Is the West Hampering Sudan’s Effort to Free Woman Accused of Apostasy?

sudan womanSudan’s recent history is tainted by the names of women that have fallen victim to the country’s arbitrary Sharia and public order laws. Lubna Hussein, sentenced to a lashing for allegedly dressing indecently in public by wearing trousers; Intisar Sharif, sentenced to death by stoning for adultery; and now Meriam Ibrahim, sentenced to death for reportedly turning her back on Islam – her father’s religion – and converting to Christianity. Of all the throwbacks to medieval religious legacies, this has been the most bizarre, and the most emblematic of religious confusion in the country.

But there is a risk that the intense Western reaction to Ibrahim’s case might undermine local efforts to secure her release. In the days immediately following the sentence, reporters from Sudanese TV channels went out on the streets to gather vox pops asking people what they thought of the judgment. Many opposed it.

Others were incredulous, finding it hard to believe that such a case could even make it to the courts. People assembled outside the court buildings chanting support for Ibrahim and calling for religious freedom. TV discussions and newspaper columns took up the apostasy debate, and in private gatherings her plight dominated conversation. The case has forced a national self-examination and appraisal of the version of Islam the Sudanese want to practice, and, more important, has boosted support for the view that religion is a personal matter.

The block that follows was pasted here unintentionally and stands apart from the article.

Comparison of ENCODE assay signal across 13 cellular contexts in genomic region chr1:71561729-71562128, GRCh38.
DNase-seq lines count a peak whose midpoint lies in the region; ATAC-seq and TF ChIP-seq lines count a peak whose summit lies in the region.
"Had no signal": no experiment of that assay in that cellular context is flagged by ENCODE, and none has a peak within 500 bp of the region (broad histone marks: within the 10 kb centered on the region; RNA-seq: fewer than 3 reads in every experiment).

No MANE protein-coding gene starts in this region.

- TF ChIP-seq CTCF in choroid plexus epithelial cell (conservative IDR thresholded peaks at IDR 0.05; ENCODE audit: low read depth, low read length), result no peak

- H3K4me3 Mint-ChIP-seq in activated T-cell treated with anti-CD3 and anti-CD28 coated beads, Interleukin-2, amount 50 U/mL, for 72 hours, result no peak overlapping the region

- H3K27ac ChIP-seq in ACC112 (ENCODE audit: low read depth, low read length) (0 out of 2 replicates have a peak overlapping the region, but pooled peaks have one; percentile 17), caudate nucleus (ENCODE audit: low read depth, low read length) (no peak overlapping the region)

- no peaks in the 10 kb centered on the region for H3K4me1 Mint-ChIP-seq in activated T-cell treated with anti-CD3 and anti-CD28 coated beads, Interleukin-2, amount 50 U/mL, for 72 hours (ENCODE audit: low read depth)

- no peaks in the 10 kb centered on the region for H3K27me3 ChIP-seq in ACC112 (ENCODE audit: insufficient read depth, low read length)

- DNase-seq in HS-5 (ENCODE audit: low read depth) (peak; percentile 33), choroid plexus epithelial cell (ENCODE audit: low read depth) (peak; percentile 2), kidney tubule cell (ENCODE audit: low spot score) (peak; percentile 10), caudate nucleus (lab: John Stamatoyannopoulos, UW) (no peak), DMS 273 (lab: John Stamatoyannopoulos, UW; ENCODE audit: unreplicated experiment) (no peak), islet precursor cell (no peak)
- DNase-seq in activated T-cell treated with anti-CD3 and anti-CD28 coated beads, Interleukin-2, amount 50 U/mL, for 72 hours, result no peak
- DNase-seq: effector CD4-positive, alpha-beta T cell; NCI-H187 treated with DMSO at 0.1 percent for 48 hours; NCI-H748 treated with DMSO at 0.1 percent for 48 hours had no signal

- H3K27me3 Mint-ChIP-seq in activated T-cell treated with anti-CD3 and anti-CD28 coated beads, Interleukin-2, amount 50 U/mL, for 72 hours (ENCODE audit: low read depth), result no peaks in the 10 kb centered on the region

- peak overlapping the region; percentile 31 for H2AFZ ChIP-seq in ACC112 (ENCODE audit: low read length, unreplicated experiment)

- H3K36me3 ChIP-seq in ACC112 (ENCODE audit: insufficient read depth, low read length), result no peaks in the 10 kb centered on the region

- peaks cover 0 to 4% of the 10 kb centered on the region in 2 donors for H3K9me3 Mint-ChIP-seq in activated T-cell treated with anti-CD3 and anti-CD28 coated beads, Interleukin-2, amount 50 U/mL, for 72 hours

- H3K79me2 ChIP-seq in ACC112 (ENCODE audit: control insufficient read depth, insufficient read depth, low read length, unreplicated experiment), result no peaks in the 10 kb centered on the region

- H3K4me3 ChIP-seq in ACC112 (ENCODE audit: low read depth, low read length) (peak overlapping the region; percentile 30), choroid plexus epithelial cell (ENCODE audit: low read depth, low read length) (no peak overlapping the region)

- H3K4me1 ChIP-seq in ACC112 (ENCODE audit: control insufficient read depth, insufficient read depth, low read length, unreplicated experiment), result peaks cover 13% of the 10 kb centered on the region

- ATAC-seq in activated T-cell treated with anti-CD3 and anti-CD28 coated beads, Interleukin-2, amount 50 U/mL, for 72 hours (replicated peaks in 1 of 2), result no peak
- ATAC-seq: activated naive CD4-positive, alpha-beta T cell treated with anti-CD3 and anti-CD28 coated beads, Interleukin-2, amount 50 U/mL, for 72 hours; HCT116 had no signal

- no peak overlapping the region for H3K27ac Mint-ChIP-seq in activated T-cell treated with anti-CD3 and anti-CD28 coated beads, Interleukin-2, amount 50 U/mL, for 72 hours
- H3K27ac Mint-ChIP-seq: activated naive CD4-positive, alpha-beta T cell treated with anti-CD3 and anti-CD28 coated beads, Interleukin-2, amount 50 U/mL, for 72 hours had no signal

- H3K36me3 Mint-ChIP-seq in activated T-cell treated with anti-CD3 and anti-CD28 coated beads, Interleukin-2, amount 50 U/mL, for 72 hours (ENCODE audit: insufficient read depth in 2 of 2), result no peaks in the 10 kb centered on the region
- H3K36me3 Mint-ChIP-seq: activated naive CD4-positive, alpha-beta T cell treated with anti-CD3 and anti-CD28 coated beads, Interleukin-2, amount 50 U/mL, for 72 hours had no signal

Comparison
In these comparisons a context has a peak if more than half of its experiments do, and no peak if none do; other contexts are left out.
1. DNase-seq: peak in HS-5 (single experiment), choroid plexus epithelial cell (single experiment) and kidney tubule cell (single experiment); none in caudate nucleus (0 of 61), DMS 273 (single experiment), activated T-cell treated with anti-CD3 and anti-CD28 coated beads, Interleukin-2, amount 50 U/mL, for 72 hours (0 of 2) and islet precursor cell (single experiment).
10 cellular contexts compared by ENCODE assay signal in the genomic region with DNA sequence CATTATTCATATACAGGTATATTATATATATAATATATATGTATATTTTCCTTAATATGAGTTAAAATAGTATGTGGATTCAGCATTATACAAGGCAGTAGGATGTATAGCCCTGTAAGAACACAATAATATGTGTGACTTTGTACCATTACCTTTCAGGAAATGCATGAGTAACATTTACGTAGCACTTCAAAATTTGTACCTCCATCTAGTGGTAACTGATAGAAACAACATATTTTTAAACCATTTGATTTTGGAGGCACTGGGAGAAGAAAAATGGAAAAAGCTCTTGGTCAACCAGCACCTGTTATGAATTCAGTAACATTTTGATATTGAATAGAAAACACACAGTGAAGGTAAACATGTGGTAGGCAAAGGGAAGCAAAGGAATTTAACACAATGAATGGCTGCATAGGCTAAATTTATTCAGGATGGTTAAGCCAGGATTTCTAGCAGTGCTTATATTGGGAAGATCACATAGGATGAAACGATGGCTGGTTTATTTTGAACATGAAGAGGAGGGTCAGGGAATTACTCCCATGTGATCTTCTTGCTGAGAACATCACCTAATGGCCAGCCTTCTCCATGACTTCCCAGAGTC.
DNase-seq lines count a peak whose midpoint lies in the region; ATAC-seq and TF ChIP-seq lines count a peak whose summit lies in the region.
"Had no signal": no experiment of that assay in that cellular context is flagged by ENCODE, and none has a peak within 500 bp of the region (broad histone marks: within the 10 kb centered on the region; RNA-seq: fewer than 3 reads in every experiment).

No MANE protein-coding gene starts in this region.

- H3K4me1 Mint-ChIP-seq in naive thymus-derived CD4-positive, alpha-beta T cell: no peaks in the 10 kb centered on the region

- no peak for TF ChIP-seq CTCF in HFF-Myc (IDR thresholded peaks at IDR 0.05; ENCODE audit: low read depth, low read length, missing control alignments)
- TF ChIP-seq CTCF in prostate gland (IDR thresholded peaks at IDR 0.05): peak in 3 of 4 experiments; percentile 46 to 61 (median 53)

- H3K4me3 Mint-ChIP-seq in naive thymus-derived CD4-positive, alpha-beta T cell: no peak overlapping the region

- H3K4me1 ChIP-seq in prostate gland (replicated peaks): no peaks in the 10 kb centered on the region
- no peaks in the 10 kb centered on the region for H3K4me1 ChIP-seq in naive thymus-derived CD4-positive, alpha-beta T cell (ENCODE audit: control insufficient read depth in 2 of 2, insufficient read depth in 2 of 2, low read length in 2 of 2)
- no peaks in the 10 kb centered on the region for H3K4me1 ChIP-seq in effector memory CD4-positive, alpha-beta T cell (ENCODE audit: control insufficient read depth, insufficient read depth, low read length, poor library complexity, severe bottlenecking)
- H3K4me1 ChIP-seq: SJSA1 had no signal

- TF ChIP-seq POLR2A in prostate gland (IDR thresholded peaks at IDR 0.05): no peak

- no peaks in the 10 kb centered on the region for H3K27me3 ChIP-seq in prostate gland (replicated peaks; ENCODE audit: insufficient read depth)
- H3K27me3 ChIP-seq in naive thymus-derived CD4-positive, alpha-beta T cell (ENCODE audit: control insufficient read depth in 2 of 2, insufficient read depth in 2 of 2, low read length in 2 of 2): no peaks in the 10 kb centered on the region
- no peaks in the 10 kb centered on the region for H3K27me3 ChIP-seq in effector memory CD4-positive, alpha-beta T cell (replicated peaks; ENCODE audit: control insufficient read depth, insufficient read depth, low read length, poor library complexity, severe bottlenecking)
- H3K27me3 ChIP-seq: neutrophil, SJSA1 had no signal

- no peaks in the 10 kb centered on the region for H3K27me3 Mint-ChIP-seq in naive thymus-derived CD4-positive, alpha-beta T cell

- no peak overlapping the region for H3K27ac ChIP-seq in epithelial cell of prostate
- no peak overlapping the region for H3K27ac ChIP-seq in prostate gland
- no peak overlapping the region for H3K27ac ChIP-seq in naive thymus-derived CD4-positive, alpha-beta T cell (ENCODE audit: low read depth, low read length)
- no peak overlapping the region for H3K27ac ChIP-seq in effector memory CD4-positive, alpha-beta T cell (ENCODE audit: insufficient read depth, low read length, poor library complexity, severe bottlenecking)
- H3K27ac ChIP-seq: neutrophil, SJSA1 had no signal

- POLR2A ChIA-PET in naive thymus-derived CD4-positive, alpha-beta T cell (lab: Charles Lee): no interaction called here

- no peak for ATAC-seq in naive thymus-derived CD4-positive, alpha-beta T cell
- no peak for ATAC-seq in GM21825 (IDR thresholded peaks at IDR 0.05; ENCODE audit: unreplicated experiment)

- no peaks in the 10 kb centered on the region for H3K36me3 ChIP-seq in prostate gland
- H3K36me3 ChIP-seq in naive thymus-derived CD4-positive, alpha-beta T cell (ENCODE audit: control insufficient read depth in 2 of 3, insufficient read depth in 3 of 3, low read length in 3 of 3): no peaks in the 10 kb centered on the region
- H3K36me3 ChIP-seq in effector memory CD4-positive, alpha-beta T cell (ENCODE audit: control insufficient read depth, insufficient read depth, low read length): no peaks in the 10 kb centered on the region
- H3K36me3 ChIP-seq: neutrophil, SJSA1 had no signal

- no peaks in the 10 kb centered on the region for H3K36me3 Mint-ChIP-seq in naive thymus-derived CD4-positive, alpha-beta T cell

But as international media attention has intensified it has eclipsed this internal dissent, which arguably has a better shot at securing Ibrahim’s release. Inevitably it has resulted in predictable Sudanese preciousness over sovereignty, which risks hijacking the initially healthy national deliberation about Sharia law. Indeed, the Sudanese government was so alarmed by the force of the backlash that it attempted to ban any comment on the case in the media.

For a chippy, isolated and belligerent regime, saving face is more important than saving lives. Moreover, the details of the case have been misreported in much of the Western press, particularly the claim the death sentence was for marrying a Christian, when it was for the charge of “reversion” from Islam. British Prime Minister David Cameron’s condemnation in particular went down very badly in Khartoum. The wisdom of a private phone call – a sensitivity often extended to, say, Saudi Arabia or Bahrain – has been absent.

There is now a risk of the Sudanese losing ownership of their own cause, one that goes to the heart of the tension between conservative religious values and a lack of appetite for heavy-handed state execution of religious law. There is an increasing awareness of, and frustration with, the Sudanese authorities’ hypocritical application of Islamic law, one that has been increasingly lax over the past few years.

If you were to visit Khartoum knowing nothing of the country except these tales of religious fundamentalism, you would be surprised and confused. Men and women mingle freely on public transport and in cafes, and dance together at wedding parties. Sudan has historically practiced a softer, Sufi, spiritual form of Islam, one that finds an easy rhythm with the country’s unique Afro-Arab traditions.

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